The moral interpretation of phenomena ceases once answers are renounced. Every mode of moral interpretation is called into question when the Good (the consolation) cannot be given as a coherent Idea, mode of action, or desired outcome. Without any answers, with just existence, there is no grounds for morals or beliefs (because there needn’t be…). Many things ought to be said here. This situation, stripped of any strictly moral sense, is also one stripped of all assurances. We absolutely do not know. We act blind. But so our existence is one “in common” with all things, high and low, sacred and filthy. It is this factual, amoral, and uninterpretable existence that Nietzsche and Bataille (along with the whole modern world…) point to most ferociously– not because of any project or goal, moral or philosophical or otherwise, but rather because existence itself is free (given freely, freely given)– “amoral” and “uninterpreted,” outside all economic or spiritual valuations. All precedence is given to this (whatever) existence: nothing preexists it (“this”!)– no code, no meaning, no direction.
In this assent, not to any Answer but to this (each) existence, one no longer sees or knows or interprets anything, but rather is with (and so sort of is…) everything being thrown against itself. What I have tried to say does not set up prohibitions against answers or against seeking them, even if the drive to consolation per se appears “outmoded”. It is rather in favor of an openness to what is outside any answer (i.e., any morality, any belief, any understanding…) and outside all rest, in favor of what has no need of consolation, what is. And this means one thing: in favor of open existence, of an openness to existence. Saying Yes, even in the depths of the pit…
A toss of the dice can take on the weight and meaning of a whole world, or it can mean nothing and be forgotten seconds later. Such an existence (ours) is vertiginous in that nothing is decided; free in that everything is undecided; and joyous in that it says Yes to (its) existence unreservedly, and so to everything, the whole world. This is an existence that never stops struggling, an existence that is abandoned and exposed to itself, to others, to time and to death… to foreign, abject, disconcerting influences, up to the horror of death itself. And nevertheless this existence says Yes and lives it. This existence, thrown into its own night, its own not-knowing-what-it-is, unafraid. This existence– broken down perhaps, or overjoyed, or all over the place– but there.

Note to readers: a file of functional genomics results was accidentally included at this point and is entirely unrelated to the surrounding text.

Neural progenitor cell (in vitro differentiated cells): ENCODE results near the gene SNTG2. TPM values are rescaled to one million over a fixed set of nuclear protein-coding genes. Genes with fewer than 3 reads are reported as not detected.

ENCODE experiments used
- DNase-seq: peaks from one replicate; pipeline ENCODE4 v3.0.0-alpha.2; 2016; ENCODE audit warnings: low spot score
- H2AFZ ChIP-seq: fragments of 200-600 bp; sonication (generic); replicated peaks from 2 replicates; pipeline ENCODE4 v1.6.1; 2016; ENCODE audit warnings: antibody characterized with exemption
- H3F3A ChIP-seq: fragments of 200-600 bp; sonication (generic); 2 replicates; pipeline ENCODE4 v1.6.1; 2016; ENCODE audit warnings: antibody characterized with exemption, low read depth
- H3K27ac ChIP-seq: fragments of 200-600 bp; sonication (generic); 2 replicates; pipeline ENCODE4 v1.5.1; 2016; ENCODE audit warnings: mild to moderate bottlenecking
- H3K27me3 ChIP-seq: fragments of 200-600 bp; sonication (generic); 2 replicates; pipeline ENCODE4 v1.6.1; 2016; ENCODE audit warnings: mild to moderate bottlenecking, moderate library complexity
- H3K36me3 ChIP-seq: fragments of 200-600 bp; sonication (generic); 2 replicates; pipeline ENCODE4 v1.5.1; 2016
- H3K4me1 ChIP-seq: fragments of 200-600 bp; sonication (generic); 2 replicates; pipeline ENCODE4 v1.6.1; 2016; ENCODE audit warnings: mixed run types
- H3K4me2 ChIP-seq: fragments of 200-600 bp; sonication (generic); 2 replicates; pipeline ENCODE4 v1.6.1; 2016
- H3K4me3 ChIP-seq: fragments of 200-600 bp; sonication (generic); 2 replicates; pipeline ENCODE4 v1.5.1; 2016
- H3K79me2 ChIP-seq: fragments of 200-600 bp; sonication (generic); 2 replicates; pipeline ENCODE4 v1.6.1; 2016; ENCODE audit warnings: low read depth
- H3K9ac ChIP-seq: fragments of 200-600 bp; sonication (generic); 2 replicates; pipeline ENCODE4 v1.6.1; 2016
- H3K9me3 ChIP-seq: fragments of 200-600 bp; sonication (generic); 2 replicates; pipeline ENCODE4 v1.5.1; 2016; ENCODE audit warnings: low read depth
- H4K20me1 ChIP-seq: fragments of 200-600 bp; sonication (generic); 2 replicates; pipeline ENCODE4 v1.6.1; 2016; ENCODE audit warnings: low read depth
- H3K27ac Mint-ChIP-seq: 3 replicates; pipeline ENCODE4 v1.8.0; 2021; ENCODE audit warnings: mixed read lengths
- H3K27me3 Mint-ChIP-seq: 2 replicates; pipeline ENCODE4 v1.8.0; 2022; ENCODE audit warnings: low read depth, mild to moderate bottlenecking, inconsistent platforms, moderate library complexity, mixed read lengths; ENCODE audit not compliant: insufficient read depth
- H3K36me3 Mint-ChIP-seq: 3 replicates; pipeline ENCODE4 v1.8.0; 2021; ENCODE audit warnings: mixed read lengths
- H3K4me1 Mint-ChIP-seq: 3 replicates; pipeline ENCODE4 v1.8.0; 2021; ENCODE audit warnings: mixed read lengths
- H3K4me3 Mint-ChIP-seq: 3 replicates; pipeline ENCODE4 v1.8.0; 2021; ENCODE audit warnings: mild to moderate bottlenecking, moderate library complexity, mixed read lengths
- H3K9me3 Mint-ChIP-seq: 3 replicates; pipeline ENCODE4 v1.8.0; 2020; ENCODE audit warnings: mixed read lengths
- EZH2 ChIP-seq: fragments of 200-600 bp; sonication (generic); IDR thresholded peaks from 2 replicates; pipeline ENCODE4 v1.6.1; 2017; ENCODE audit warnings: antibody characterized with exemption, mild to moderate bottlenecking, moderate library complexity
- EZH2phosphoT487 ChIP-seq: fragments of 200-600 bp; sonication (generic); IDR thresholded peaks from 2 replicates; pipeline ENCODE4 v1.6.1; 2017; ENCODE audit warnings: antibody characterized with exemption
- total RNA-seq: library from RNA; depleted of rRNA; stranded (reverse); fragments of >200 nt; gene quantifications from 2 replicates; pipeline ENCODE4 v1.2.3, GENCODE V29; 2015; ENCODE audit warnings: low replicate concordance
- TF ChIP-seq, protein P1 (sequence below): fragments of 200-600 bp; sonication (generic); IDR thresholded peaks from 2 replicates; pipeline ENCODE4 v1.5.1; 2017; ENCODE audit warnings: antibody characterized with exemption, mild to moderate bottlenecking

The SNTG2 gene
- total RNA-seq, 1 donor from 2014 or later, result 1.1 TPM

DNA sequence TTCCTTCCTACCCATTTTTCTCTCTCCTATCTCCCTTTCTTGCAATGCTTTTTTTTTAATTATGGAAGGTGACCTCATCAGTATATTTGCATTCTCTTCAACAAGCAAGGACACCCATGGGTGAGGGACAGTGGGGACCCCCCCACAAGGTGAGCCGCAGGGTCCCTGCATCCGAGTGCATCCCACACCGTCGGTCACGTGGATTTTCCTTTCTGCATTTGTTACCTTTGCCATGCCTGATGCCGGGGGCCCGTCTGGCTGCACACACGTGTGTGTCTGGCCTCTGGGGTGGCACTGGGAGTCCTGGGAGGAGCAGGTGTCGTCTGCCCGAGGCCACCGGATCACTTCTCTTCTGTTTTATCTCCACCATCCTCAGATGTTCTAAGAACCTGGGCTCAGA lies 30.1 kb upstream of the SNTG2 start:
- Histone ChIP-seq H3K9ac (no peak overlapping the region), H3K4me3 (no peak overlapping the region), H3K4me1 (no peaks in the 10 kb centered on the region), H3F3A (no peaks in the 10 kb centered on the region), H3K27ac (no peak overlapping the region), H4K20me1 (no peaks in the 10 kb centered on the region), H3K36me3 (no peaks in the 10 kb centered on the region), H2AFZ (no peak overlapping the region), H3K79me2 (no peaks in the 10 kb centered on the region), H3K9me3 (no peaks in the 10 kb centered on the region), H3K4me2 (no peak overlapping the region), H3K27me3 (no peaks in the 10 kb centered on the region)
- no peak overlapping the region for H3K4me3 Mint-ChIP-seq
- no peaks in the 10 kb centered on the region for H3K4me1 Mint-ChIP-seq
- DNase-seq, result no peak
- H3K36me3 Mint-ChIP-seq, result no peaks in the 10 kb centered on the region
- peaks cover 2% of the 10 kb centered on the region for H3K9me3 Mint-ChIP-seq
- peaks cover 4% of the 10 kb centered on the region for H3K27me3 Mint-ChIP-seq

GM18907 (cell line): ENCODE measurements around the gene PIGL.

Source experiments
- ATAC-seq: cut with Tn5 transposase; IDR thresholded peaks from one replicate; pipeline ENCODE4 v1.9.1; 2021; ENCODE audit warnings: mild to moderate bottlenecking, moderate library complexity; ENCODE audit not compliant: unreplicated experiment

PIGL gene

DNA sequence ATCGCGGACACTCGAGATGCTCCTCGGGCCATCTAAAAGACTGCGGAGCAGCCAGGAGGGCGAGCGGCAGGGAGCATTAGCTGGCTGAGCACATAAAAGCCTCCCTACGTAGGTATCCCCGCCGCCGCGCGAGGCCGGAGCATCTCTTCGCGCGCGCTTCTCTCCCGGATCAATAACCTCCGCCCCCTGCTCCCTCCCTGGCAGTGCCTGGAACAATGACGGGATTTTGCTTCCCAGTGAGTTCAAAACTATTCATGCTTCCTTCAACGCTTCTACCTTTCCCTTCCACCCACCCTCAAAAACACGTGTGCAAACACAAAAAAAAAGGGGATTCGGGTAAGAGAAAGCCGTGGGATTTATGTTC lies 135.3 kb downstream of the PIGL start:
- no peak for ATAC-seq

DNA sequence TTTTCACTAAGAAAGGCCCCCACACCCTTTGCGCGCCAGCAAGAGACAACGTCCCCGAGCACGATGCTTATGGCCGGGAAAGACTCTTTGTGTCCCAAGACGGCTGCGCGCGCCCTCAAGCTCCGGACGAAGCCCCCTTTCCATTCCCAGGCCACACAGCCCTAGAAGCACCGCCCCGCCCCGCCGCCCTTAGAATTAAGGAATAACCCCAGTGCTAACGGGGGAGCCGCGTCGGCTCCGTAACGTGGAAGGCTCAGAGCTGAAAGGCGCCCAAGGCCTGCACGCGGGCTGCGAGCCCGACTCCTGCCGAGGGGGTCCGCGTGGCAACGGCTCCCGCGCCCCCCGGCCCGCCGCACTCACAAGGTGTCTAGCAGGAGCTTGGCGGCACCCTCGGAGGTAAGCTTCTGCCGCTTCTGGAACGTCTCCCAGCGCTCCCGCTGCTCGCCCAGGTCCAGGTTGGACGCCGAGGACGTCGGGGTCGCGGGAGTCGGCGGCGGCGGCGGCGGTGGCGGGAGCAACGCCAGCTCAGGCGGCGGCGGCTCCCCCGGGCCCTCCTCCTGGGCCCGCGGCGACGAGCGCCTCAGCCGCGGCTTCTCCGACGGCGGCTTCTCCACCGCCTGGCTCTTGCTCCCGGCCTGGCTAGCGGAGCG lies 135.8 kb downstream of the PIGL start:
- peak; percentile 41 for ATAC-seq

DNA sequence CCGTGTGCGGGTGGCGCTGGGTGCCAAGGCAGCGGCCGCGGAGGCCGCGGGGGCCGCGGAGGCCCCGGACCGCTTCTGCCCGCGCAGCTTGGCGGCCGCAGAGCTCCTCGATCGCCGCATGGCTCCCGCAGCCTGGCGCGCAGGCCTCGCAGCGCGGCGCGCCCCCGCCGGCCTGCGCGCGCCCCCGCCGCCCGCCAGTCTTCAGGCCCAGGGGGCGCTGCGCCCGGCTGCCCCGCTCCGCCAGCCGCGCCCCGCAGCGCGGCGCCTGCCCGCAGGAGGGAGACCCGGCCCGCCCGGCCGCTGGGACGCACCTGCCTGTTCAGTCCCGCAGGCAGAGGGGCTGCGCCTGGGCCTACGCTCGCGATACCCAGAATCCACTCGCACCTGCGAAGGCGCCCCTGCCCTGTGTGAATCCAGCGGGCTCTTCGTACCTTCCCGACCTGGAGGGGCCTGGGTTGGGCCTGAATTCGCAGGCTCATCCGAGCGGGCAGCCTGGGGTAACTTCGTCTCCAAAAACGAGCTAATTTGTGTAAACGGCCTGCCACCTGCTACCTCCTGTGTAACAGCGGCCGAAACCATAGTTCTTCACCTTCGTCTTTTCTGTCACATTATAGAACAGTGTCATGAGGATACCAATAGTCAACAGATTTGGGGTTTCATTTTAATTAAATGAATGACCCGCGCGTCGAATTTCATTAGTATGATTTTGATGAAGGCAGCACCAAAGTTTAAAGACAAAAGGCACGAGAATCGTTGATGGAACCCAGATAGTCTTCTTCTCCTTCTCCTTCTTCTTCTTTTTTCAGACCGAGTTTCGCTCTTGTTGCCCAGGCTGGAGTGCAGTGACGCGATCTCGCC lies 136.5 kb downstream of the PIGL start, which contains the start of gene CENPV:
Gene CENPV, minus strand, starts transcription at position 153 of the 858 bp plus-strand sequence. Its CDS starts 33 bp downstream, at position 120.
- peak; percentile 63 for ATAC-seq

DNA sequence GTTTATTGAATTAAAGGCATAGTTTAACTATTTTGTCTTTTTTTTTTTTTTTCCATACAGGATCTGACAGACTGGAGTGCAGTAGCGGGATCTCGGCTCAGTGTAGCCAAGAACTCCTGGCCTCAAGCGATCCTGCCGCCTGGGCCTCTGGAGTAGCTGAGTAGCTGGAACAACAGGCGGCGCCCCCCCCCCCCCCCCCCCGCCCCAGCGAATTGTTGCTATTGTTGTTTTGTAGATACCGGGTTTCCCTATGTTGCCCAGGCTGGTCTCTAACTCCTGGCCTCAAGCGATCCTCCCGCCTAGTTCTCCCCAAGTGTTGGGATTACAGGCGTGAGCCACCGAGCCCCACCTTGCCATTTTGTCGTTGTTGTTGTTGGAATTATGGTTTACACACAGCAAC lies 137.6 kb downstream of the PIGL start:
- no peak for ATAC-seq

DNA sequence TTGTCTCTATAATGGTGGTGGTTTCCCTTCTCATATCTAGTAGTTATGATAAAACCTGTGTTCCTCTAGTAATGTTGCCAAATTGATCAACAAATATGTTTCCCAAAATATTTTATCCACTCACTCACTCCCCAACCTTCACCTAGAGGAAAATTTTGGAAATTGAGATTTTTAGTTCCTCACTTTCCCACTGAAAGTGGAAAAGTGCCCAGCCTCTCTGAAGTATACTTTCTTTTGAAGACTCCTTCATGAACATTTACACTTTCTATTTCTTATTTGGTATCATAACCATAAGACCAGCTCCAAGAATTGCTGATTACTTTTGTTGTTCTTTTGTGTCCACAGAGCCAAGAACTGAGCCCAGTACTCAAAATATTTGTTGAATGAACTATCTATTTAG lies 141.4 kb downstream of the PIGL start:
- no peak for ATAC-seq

One final note regarding the relation of these comments to the question of language. I have already tried to indicate that the consolation is intimately tied to the giving of an answer, which fills the “lack of answer”; likewise this means the lack of an adequate language of response. This does not render us incapable of responding, but it does tear our language apart. Existence has no “need” of language, even if, of its free accord, existence speaks. No matter what it is, it is its own “answer”. Saying this, we prioritize existence (“all things becoming and flying away”), which is not a word denoting anything, not even referring to anything, but rather referring you to what exists now, to “your” existence. I’m trying to get you back to this “absent” seat of pure potentiality-for-sense, which we/you are… by dislocating myself in my own language, unseating myself…. so as to “echolocate” ourselves in you, wherever you are. This writing could only hope to awaken a sense of the originality and freedom of yourself and things in you, and to locate that awakening right here, stripped of everything, including words– but open.